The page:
New results – Reef fish communities in the deep reefs of São Pedro and São Paulo Archipelago (0º55.01’ N; 29º20.76´ W), Brazil

2022, January

Photos of the Alucia expedition taken by the DR and Nadir submersibles in the São Pedro and São Paulo Archipelago. (A) Tosanoides aphrodite, (B) Hexanchus griseus, (C) Anthias asperilinguis, (D) Physiculus sp., (E) Coelorinchus sp. and (F) Gymnothorax maderensis with a bottle beside.

PELD ILOC is part of the Brazilian Long-Term Ecological program since 2012, and is focused on monitoring shallow reef communities in the four Brazilian oceanic islands ( Additionally, the project actively collaborates in research exploring the mesophotic reefs of those islands.

In this sense, in 2017, the PELD ILOC joined the expedition aboard the American research vessel MV Alucia in partnership with researchers from the Woods Hole Oceanographic Institution (WHOI, USA), the Universidade Federal Fluminense (UFF, Brazil), the Universidade Federal da Paraíba (UFPB, Brazil) and the California Academy of Sciences (USA). The main goal of this expedition was to look for white fumaroles in the São Pedro and São Paulo Archipelago. Secondarily, images captured by the DeepRover 2 (DR) and Nadir submersibles around the Archipelago, allowed the unprecedented survey of the local deep reef ichthyofauna. The investigation of these fishes has been developed as an undergrad monograph by Cezar De Araujo (UFF), under the supervision of Dr. Carlos E. L. Ferreira (UFF) and Dr. Hudson T. Pinheiro (CEBIMar, USP).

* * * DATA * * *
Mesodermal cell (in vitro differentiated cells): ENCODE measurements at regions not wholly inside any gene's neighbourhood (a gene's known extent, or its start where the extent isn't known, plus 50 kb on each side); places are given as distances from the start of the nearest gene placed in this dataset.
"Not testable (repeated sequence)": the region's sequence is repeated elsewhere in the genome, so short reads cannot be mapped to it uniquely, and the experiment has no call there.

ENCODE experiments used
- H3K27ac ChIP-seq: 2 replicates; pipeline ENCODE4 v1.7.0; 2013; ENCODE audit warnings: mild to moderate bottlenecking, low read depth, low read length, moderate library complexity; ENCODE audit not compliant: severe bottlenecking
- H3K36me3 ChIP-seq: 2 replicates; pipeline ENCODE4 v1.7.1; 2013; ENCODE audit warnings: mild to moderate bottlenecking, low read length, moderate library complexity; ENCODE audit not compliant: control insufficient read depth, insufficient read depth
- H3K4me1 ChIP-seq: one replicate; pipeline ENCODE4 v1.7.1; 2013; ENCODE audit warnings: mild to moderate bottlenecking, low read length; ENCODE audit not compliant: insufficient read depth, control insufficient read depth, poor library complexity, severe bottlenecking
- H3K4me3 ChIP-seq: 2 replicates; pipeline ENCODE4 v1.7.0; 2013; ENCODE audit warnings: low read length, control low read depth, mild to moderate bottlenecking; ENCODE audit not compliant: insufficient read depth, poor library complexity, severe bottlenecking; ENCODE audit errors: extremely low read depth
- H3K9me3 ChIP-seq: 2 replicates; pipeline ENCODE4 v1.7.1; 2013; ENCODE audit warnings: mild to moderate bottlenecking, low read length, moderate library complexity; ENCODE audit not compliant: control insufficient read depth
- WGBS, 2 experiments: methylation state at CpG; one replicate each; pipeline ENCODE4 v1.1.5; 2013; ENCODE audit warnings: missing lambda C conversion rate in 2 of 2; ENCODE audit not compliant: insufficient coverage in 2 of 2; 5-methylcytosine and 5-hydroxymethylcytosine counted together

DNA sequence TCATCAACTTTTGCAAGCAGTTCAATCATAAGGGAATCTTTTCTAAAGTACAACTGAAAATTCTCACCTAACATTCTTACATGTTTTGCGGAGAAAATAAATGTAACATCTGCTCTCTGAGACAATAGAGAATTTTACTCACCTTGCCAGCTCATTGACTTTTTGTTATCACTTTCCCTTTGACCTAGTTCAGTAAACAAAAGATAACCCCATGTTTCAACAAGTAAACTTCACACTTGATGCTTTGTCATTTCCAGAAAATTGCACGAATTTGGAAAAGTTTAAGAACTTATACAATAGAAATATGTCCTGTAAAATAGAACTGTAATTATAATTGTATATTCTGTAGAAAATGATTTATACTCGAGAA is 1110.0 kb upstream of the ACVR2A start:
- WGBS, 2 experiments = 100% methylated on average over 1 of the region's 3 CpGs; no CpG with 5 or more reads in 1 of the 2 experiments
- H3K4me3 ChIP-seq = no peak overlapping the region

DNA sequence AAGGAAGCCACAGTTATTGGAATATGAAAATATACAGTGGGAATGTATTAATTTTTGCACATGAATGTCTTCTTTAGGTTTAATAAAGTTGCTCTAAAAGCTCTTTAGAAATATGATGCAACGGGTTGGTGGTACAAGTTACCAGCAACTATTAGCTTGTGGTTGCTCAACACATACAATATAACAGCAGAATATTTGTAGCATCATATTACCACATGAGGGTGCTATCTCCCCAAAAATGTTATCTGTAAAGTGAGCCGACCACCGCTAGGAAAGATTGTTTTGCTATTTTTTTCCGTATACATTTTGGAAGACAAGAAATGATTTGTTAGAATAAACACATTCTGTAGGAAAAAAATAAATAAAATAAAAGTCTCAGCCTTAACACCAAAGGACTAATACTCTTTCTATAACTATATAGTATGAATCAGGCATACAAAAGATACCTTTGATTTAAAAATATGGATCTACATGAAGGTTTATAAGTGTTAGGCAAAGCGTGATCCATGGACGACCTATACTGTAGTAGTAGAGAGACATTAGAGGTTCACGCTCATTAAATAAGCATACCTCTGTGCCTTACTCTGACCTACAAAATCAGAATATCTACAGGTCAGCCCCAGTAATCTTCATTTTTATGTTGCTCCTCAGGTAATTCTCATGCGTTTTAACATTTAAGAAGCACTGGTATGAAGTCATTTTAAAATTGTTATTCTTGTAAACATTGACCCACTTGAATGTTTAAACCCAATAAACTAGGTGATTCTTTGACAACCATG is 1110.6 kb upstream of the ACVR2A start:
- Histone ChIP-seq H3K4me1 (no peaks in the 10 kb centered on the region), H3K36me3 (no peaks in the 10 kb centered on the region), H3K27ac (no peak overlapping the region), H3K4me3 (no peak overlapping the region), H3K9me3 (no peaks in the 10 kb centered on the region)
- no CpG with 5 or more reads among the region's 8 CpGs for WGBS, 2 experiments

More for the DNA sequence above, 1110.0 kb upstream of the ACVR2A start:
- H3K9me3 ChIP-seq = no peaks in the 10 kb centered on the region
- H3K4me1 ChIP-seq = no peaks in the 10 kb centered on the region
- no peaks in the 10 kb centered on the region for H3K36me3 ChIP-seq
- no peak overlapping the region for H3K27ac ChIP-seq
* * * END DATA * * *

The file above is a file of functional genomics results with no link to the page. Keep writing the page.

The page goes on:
Fish counts and identification were possible by time lapse photos analyse from cameras installed in the two different submersibles performing transects from 100 to 700 meters. The identification of 1,924 individuals (belonging to 32 species, 15 orders and 23 families) revealed a fish community very distinct from the shallow reefs at this site. The data showed a decrease in the abundance and richness of species with increasing depth. Benthic mesophotic planktivores were significantly dominant up to 400 meters deep (e.g., Anthias asperilinguis), with a clear change to macro-carnivores at greater depths (e.g., Physiculus sp.). Many species had their known depth range extended, as the endemic butterflyfish Prognathodes obliquus, to up to 300 m deep. This work contributed to the understanding of the community structure of reef fishes from deep environments of the ASPSP, and highlighting many of the impacts detected (e.g., anthropogenic debris) and the vulnerability of this unique fish species.

Relative abundance of dominant fish families and species along depth and temperature gradients in deep reefs of the São Pedro and São Paulo Archipelago. N/m = total number of fish scaled with bottom time in every 100 meters.

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